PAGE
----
Monash Pharmacy Education Symposium 2011

Pharmacy curriculum: teaching today for tomorrow's practice
11-13 July, 2011

Against a background of fast-changing professional pharmacy roles, the make up of pharmacy curricula is both contentious and evolving.

In 2011, discussions focused on curriculum planning and implementation. Expert international speakers engaged to guide discussion and stimulate debate. Topics for discussion included:

  • Is there a 'core' pharmacy curriculum?
  • How do we allow for country-to-country differences in professional practice?
  • What is the appropriate balance of science and practice?
  • Does the science component need to be taught in context with the practice?
  • What is an integrated curriculum? How integrated should it be? Should the curriculum be a traditional format or problem-based learning (PBL)?
  • Does extemporaneous dispensing still need to be taught? If so, how much?
  • How important is therapeutics?
  • Do pharmacy students need to be taught physical assessment skills to equip them for new roles?
  • How much experiential learning should be included?
  • How should interprofessional learning be incorporated into the curriculum?
  • Do distance learning courses equip students equally compared to on-campus courses?
  • What about postgraduate curricula? How do we advance practice?
  • Should pre-registration/intern/resident training be incorporated in the undergraduate curriculum?
  • Is pre-registration/intern/resident training simply 'hours worked on the job'?

Plenary presentations and program

Day 1, 11 July 2011
What knowledge should be taught in the pharmacy curriculum?

Event Event title  Presenter


Keynote address:
What (and where) are we creating? Teaching today for tomorrow's practice

Adam Shoemaker

Some principles of curriculum design - setting the scene [.pdf, 246KB]

Dai John

International pharmacy curriculum comparison [.pdf, 666KB]

Jennifer Marriott

How do we balance science and practice in the pharmacy curriculum?

Biosciences in the pharmacy curriculum [.pdf, 1579KB]
Active Learning in University Science project [.pdf, 445KB]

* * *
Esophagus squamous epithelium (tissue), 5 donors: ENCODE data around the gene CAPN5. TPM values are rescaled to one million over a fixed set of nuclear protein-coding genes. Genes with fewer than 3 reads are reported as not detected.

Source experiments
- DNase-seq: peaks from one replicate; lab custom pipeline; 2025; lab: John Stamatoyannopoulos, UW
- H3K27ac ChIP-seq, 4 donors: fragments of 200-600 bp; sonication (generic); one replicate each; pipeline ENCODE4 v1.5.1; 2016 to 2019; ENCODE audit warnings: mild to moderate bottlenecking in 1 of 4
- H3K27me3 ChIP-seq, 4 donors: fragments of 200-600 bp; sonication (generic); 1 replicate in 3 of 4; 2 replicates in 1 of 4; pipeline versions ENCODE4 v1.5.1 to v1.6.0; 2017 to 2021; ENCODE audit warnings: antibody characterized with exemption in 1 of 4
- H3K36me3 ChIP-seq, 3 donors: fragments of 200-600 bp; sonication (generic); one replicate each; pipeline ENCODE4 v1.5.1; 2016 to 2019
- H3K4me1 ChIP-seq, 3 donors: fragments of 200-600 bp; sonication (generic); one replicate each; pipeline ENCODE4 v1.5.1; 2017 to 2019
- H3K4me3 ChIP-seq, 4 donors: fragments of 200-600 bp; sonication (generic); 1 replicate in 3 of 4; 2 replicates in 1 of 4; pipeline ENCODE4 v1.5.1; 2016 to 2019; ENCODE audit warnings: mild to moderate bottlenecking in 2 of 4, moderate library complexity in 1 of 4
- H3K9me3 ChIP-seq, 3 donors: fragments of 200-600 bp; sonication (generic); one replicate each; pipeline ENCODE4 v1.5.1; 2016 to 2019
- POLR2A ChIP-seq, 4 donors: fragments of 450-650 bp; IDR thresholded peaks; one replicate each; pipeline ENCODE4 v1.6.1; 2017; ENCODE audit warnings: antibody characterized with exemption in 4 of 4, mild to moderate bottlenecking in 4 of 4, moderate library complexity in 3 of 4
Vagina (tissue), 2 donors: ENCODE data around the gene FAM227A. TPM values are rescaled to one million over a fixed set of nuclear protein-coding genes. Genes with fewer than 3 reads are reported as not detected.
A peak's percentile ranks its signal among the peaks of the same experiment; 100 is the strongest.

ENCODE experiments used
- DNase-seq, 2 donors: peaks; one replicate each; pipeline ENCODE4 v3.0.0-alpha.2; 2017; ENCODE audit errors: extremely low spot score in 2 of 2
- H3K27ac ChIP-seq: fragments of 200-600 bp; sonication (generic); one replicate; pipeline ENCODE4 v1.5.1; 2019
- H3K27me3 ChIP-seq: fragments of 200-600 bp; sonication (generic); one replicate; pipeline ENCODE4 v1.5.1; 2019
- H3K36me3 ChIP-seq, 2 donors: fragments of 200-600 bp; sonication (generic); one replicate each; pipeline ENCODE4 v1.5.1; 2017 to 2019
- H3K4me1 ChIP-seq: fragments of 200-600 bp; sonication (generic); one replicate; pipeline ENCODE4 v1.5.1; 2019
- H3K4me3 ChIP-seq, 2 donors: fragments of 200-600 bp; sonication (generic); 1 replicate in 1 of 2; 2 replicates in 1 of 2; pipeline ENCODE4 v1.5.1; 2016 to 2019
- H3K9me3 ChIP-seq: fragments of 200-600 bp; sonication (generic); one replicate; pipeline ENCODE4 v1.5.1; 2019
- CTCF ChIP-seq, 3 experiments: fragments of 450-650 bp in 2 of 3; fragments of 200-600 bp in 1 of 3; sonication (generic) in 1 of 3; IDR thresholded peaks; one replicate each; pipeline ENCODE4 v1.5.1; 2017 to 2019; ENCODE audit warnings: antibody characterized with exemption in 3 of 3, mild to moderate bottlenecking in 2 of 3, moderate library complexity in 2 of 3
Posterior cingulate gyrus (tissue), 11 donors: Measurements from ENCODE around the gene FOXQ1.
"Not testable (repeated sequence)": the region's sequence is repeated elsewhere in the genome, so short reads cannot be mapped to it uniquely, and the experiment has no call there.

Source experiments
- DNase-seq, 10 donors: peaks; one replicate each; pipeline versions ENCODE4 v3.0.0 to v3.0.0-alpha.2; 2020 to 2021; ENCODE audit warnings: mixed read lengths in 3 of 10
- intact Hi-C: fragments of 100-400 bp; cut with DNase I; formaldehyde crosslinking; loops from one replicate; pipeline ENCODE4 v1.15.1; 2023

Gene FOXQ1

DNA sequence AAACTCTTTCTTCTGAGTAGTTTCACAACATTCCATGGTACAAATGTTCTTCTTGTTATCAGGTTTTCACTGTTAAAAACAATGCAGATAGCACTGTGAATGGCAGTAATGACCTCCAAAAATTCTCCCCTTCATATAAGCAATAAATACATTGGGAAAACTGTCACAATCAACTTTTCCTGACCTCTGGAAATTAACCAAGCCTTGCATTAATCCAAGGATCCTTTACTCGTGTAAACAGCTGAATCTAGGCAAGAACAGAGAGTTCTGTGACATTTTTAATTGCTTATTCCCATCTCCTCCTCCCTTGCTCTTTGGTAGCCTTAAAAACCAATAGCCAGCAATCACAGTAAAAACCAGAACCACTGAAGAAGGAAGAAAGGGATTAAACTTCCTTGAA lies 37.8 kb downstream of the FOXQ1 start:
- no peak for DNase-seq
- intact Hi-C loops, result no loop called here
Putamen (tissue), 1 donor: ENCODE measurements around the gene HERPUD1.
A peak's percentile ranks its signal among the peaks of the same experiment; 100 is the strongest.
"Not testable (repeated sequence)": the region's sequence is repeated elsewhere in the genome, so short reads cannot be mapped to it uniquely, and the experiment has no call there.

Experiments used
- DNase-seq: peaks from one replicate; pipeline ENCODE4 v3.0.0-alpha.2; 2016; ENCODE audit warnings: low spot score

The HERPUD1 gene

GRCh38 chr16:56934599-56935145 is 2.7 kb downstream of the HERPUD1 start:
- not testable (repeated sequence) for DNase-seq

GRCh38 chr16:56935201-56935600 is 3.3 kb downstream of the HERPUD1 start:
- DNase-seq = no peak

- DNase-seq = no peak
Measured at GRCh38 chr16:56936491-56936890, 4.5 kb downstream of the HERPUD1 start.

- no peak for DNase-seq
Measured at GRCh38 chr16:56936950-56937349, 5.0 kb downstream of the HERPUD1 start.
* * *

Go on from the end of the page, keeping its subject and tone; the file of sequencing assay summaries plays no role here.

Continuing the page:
Balancing science and practice in the PharmD curriculum [.pdf, 650KB]


Ian Hughes
Mauro Mocerino
Ralph Altiere

  Education Technology Forum

Contributed papers


Day 2, 12  July 2011
What skills do we need to develop in our students?


From generic skills to generic drugs. Where do graduate attributes belong in pharmacy education? [.pdf, 238KB]

Adam Shoemaker

Hypothetical: What skills do we need to develop in our undergraduates and how might we develop them?  [.pdf, 98KB]
• How do we develop dispensing skills?
• How do we develop clinical skills?
• How do we develop other attributes/attitudes?


Ralph Altiere
Michael Dooley
Ian Hughes
Mauro Mocerino
Roger Murphy
Mike Rouse
Adam Shoemaker

Facilitated by
Zubin Austin

Contributed papers

Workshops Workshop 1: Learning styles, Zubin Austin
Workshop 2: Active Learning in University Science, Mauro Mocerino
Workshop 3: Ensuring continuity of the curriculum from undergraduate to postgraduate programs, Kirstie Galbraith & Catherine Duggan
Pharmatopia Meeting: All welcome
  Symposium Dinner - La Limonaia  

Day 3, 13 July 2011
How can we best ensure the quality of the curriculum?


Quality assurance of pharmacy curricula [.pdf, 646KB]

Mike Rouse

What can be done to improve professional education? [.pdf, 2422KB]

Roger Murphy

Leading healthcare reform through curriculum change [.pdf, 1780KB]

Michael Dooley

Workshop 1: Learning styles, Zubin Austin
Workshop 2: Active Learning in University Science, Mauro Mocerino
Workshop 3: Identifying the knowledge, skills and experience for advanced practice post-registration, Kirstie Galbraith & Catherine Duggan
Workshop 4: Learning from the way that different professional courses use clinical placements, Roger Murphy & Claire Anderson
Workshop 5: SABER - Sharing and building educational resources, Paul White & Ian Larson
Workshop 6: Social and administrative curriculum, Jason Perepelkin
Workshop 7: Professionalism in the curriculum, Greg Duncan & Paul Rutter